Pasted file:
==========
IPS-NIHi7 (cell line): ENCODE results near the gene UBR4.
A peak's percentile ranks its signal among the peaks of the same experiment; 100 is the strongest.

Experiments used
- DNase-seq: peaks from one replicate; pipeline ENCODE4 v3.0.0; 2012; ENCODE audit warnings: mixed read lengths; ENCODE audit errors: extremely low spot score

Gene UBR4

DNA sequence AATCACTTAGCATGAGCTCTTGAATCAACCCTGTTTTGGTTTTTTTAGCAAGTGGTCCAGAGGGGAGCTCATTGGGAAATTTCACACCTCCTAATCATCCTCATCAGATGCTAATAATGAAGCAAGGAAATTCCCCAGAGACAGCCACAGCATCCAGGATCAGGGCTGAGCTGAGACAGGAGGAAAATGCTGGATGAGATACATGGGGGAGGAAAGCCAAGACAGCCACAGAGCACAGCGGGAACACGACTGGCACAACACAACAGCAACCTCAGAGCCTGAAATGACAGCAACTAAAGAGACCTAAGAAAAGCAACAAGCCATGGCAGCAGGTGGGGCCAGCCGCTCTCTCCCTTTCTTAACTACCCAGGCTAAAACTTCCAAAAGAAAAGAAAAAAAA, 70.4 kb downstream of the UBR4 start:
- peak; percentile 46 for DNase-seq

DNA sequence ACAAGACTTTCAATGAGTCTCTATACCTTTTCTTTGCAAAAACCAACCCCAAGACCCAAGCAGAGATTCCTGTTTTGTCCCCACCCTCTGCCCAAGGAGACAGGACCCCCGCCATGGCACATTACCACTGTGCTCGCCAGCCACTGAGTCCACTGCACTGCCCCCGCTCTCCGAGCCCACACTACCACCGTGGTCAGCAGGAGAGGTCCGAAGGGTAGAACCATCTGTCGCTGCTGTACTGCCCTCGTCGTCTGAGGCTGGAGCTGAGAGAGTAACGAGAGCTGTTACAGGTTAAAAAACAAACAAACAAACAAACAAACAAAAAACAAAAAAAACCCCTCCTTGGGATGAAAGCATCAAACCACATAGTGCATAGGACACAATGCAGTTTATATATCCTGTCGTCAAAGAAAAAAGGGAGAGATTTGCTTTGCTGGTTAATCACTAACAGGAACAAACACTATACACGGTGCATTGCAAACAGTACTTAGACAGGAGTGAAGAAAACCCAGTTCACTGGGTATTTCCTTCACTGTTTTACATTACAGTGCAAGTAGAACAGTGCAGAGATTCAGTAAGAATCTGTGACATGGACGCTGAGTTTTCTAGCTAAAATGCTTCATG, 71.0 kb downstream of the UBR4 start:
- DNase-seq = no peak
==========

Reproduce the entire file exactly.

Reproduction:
IPS-NIHi7 (cell line): ENCODE results near the gene UBR4.
A peak's percentile ranks its signal among the peaks of the same experiment; 100 is the strongest.

Experiments used
- DNase-seq: peaks from one replicate; pipeline ENCODE4 v3.0.0; 2012; ENCODE audit warnings: mixed read lengths; ENCODE audit errors: extremely low spot score

Gene UBR4

DNA sequence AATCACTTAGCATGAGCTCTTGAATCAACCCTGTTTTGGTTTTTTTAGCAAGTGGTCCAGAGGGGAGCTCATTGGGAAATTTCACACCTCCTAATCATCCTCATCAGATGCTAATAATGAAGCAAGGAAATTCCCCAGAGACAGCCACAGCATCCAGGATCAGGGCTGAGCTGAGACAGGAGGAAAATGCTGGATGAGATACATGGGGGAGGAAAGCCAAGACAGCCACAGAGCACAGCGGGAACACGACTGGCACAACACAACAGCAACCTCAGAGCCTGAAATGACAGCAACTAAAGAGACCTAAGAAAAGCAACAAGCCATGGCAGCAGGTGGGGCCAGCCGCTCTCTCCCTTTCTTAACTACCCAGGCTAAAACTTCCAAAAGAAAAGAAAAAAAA, 70.4 kb downstream of the UBR4 start:
- peak; percentile 46 for DNase-seq

DNA sequence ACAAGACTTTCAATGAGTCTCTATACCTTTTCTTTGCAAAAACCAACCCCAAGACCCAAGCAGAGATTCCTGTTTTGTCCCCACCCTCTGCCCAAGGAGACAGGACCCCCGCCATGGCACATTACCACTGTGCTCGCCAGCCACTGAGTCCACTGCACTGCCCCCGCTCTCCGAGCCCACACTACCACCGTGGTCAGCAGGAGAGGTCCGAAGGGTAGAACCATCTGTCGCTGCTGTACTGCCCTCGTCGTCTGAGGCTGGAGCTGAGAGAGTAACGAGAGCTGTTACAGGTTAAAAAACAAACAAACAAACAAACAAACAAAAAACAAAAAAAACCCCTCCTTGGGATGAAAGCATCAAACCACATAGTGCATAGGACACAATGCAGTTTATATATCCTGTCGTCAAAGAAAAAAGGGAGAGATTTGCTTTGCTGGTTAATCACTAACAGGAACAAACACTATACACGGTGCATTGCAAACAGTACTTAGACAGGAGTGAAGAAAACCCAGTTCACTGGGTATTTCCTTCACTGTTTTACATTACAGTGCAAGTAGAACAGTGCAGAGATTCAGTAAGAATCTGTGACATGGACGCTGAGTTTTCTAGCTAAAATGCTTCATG, 71.0 kb downstream of the UBR4 start:
- DNase-seq = no peak